Part I of this Comment discusses the background of Racketeer Influenced and Corrupt Organizations Act (RICO) by examining the history of common law conspiracy, the legislative background of RICO, and the evolution of the RICO enterprise through court decisions. Part I also examines laws in Italy and France prohibiting criminal associations. Part II analyzes Reves v. Ernst & Young and its test for determining participation in a RICO association-in-fact enterprise. Part III argues that the legislative history of RICO, the role RICO plays in federal criminal law, and the functional similarity of criminal association laws abroad demonstrate that peripheral associates should be liable as members of a RICO association-in-fact enterprise. The most effective and unambiguous method of interpreting RICO would require that membership in an association-in-fact be based on the intent and actions of a participant rather than on a managerial role in an organizational hierarchy. The language of the RICO statute, the legislative history, and analogous provisions in foreign criminal codes call for a more expansive reading of RICO. This Comment concludes that applying an inclusive definition of RICO to people who participate in patterns of racketeering activity with the requisite mens rea, mental state, would best carry out Congress' intent to attack racketeering and criminal organizations.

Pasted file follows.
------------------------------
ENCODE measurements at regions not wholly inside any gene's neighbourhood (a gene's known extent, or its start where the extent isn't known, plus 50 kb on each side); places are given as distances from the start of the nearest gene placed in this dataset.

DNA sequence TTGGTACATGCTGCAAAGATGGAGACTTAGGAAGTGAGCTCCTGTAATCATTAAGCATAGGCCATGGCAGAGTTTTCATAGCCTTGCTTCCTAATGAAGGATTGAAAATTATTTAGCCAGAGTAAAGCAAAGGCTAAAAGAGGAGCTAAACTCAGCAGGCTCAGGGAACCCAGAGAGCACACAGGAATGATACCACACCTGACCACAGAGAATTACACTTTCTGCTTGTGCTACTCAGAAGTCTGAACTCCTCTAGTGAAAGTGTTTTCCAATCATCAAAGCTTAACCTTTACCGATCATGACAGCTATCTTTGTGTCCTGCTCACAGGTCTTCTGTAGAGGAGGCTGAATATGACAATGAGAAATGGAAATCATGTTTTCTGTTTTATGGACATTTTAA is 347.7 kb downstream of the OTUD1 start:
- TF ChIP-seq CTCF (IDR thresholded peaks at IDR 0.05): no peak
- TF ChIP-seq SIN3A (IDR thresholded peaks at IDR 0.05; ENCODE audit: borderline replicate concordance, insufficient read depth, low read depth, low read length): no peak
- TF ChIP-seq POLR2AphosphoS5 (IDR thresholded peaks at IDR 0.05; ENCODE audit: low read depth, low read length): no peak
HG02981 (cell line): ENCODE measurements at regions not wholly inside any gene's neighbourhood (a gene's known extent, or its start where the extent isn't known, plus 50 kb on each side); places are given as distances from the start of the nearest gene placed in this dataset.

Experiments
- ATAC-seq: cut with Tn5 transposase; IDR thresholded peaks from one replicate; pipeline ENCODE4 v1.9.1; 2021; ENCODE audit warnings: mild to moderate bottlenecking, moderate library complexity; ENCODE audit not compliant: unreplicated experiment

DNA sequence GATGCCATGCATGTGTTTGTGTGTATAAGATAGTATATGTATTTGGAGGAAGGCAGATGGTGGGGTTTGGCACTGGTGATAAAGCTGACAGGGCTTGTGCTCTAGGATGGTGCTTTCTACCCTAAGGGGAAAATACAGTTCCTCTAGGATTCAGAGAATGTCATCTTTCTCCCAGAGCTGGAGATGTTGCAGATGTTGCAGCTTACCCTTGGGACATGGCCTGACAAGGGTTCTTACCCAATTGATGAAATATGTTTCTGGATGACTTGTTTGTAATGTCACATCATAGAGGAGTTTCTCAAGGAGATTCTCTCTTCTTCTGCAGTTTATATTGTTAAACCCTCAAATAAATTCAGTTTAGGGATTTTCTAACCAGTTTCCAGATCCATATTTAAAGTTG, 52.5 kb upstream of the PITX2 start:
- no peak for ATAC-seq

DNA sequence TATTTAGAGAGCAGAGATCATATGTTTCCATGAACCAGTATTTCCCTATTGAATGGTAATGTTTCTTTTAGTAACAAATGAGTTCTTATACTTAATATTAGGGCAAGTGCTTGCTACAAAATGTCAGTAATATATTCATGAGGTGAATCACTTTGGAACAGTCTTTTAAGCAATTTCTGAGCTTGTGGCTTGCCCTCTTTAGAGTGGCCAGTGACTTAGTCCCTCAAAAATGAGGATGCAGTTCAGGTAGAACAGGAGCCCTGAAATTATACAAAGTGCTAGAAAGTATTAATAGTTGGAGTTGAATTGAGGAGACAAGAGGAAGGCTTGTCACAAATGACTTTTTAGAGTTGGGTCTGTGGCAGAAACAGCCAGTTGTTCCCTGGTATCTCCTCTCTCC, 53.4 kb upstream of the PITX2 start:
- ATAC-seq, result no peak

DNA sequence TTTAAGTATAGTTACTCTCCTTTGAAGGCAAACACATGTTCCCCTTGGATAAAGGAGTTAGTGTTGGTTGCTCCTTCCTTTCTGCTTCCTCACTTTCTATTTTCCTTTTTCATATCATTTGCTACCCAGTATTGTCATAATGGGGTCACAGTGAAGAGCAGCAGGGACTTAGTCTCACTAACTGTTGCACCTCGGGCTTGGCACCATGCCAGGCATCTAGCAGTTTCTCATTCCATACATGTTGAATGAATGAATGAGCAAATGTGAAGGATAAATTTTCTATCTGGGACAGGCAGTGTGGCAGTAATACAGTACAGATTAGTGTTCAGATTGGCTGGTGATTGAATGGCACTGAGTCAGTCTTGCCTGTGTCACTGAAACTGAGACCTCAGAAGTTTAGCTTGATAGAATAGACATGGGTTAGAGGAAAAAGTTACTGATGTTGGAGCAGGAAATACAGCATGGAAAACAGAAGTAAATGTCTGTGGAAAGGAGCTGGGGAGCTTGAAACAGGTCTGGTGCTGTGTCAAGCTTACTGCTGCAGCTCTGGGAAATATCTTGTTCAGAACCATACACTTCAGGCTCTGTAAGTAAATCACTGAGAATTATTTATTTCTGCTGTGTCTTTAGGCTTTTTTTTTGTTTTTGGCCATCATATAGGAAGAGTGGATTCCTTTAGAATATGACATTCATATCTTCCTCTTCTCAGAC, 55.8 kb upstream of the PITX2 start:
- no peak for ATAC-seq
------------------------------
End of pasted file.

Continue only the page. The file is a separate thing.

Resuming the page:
Alexander D. Tripp,
Margins of the Mob: A Comparison of Reves v. Ernst & Young with Criminal Association Laws in Italy and France,
20 Fordham Int'l L.J. 263
Available at: http://ir.lawnet.fordham.edu/ilj/vol20/iss1/6